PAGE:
Aussie is top team driver in Britain

  • British-based Australian four-in-hand star Boyd Exell triumphed in the national four-in-hand horse team driving championships at Lowther

    Australian driver Boyd Exell scored a sensational victory in the national four-in-hand horse team driving championships at the Lowther Horse Driving Trials in Cumbria.

    The championship for horse teams was held in August because all the top four-in-hand drivers will be travelling to the World Equestrian Games in September – the same time that the national carriage driving championship takes place in Windsor.

    Thirty-year-old Boyd qualified for the national championship by competing at events in the UK, but he will represent Australia at WEG. He narrowly defeated 19-times British champion George Bowman, who ended up reserve this time, with Dick Lane in third.

    Boyd took a decisive lead in dressage after an impressive performance from his chesnut Gelderlanders, earning an excellent score of 31.8 penalties. George and his team of black Cumberland Cobs were second on 38.9 and 2000 national champion Barry Capstick, with his bay warmbloods, stood third on 39.7.

    Challenging marathon

    Conditions were wet and muddy for the 22km cross-country marathon course, which produced a thrilling battle between the top drivers.

    Boyd went early and recorded some fast times, but George matched his times through two of the obstacles and beat him in three others. However, the Cumbrian maestro could not quite catch the young Australian, who won the marathon by just three penalties. Dick Lane moved into third ahead of Wilf Bowman-Ripley and Adrian Puddy.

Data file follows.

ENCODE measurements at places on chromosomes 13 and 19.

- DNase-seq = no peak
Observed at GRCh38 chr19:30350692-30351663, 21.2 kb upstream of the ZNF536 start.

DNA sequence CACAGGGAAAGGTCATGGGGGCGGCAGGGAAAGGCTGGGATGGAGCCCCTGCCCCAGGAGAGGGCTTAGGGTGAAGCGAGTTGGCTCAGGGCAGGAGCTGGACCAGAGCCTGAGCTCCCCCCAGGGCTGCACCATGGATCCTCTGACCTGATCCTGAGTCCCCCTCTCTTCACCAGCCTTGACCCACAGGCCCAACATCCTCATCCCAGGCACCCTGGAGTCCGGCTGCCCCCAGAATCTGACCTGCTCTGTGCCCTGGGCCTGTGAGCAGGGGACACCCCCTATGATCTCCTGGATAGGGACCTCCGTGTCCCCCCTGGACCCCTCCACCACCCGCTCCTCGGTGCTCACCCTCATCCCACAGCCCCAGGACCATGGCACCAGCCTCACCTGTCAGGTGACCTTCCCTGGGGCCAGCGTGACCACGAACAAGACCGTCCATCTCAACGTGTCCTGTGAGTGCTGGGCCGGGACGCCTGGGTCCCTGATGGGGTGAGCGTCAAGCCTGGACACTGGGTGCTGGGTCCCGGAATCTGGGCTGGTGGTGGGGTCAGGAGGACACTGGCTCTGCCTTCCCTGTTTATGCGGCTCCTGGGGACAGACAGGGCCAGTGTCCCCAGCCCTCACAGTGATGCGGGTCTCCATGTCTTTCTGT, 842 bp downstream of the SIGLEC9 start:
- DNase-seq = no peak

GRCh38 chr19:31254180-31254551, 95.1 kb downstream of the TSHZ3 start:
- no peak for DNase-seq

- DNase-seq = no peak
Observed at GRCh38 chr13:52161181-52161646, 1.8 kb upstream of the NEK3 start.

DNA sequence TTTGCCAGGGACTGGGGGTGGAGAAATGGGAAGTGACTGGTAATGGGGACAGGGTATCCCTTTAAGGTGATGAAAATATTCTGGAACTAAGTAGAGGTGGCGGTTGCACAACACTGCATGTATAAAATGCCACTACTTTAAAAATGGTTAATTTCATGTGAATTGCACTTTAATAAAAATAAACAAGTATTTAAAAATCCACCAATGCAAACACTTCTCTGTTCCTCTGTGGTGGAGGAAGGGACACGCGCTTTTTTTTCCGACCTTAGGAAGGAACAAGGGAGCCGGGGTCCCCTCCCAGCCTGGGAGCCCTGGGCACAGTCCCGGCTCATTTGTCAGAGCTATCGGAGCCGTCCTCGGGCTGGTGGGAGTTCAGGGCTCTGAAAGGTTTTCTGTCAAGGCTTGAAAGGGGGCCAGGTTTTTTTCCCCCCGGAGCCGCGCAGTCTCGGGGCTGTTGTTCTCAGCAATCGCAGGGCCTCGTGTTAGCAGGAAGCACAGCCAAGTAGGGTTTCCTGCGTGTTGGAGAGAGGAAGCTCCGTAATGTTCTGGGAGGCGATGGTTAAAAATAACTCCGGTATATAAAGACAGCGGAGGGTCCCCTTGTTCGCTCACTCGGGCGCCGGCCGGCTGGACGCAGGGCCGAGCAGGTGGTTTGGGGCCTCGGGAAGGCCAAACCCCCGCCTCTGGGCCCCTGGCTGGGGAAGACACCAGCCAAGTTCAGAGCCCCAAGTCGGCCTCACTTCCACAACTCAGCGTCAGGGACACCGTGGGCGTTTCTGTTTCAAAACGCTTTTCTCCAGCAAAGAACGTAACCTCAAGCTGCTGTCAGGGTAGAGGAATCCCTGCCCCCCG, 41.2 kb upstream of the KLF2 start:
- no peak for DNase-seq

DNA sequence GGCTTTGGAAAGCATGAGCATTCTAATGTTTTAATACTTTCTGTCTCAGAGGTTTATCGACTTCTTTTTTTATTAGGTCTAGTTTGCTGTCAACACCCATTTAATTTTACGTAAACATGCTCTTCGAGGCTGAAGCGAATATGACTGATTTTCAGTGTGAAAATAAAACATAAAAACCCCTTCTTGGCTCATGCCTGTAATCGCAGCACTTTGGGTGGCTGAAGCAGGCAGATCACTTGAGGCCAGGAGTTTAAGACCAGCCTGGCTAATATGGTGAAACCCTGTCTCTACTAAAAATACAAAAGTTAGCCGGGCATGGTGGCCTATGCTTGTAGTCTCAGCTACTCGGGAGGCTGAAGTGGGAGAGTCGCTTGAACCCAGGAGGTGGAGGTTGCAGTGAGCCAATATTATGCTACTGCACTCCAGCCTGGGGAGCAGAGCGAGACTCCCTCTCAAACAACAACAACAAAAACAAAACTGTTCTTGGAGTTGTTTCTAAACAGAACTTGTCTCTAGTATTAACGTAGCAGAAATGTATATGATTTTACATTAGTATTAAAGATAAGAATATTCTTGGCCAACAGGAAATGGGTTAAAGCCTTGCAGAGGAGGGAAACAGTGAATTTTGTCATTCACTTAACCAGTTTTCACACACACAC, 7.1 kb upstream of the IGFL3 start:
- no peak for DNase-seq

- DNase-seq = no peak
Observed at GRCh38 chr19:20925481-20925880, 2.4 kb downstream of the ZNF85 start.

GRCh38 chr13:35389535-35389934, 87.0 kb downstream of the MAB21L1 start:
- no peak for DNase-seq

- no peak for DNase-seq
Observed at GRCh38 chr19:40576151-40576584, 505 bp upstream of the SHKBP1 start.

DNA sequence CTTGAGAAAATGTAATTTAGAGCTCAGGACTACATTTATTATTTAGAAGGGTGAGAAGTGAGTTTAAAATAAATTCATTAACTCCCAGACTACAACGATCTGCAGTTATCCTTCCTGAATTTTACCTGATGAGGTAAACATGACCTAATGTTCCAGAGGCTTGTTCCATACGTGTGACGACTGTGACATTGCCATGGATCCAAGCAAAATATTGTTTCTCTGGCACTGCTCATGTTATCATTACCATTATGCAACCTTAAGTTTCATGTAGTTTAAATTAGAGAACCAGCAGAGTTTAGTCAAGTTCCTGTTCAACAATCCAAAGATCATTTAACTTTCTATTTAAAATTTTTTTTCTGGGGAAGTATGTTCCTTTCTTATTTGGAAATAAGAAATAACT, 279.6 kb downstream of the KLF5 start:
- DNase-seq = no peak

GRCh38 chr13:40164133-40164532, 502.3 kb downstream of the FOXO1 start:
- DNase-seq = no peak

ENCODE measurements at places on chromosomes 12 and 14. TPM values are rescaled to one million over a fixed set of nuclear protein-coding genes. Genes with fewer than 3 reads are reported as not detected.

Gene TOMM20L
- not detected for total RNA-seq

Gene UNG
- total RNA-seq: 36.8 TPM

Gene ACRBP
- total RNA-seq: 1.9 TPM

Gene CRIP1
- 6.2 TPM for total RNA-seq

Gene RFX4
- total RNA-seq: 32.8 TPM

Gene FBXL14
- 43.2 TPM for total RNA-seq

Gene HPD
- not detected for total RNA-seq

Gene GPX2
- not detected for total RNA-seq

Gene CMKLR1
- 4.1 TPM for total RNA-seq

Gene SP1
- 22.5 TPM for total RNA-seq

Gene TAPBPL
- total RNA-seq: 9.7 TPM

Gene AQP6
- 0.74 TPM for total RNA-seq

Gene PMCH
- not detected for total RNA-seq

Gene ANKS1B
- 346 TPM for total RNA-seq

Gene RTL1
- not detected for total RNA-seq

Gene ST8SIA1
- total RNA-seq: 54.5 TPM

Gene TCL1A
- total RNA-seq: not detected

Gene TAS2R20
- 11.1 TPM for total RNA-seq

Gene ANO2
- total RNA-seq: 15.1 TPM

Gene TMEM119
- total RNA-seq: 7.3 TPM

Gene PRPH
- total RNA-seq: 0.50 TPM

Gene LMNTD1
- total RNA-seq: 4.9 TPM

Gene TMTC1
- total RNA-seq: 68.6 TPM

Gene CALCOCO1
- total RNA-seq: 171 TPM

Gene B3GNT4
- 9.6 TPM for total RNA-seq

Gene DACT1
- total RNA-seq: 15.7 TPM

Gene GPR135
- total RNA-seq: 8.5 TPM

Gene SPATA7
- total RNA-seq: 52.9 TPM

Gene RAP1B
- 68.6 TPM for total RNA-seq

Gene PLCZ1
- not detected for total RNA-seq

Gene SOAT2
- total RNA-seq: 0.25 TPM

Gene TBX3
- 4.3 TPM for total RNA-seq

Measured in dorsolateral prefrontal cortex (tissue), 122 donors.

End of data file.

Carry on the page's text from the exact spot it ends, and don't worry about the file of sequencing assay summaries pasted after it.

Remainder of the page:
The cone-driving produced a thrilling finale. Dick maintained third place with just one cone down and George went double clear to pile the pressure on, but Boyd drove a brilliant clear round to claim his first four-in-hand title.

    Boyd’s on song at the moment and he deserved to win,” admitted George. “My horses didn’t settle in dressage and we made two mistakes early in the obstacles, otherwise we might have caught him.”

    It was nice towin in front of such a big crowd,” said Boyd, who stables his team in Buckinghamshire. “George really put the pressure on us. We had a good build-up, but we’ve got to sharpen up our marathon. It was a very hard course, with fast times, tight obstacles and heavy going, but my horses really know their job now; they’re working well and enjoying the events.”

    Read the full report from Lowther in next week’s Horse & Hound (22 August), or click here to subscribe and enjoy Horse & Hound delivered to your door every week.

    Read more driving news:

    You may like...